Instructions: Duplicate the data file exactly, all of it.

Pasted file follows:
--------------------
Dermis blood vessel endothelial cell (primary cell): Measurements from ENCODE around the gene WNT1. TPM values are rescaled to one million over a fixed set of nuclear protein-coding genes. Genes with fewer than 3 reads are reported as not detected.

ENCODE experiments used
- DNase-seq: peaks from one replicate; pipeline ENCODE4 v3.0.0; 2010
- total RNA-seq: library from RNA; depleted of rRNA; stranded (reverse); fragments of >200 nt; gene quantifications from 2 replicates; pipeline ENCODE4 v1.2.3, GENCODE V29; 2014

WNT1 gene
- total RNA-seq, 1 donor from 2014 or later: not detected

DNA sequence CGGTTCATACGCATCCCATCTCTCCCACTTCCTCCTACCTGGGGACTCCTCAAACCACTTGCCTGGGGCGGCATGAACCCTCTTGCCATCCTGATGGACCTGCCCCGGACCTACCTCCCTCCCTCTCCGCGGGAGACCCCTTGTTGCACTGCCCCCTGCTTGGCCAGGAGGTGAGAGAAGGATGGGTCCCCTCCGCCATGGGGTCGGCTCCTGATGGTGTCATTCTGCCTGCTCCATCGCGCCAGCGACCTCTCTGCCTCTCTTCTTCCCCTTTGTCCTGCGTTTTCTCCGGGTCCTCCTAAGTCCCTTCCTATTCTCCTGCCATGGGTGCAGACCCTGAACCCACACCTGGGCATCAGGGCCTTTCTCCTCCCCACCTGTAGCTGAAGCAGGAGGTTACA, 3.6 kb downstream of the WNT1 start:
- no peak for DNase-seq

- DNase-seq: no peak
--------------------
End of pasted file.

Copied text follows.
Dermis blood vessel endothelial cell (primary cell): Measurements from ENCODE around the gene WNT1. TPM values are rescaled to one million over a fixed set of nuclear protein-coding genes. Genes with fewer than 3 reads are reported as not detected.

ENCODE experiments used
- DNase-seq: peaks from one replicate; pipeline ENCODE4 v3.0.0; 2010
- total RNA-seq: library from RNA; depleted of rRNA; stranded (reverse); fragments of >200 nt; gene quantifications from 2 replicates; pipeline ENCODE4 v1.2.3, GENCODE V29; 2014

WNT1 gene
- total RNA-seq, 1 donor from 2014 or later: not detected

DNA sequence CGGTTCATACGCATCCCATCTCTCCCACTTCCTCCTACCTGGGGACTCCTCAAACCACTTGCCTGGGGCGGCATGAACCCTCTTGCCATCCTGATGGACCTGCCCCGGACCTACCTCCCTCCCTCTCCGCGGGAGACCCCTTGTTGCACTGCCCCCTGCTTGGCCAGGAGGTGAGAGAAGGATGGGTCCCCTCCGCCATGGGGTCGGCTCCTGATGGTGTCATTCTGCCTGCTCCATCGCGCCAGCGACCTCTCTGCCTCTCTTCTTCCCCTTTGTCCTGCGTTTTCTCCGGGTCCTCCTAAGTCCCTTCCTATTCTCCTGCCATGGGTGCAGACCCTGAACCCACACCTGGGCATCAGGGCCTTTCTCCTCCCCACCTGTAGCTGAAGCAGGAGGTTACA, 3.6 kb downstream of the WNT1 start:
- no peak for DNase-seq

- DNase-seq: no peak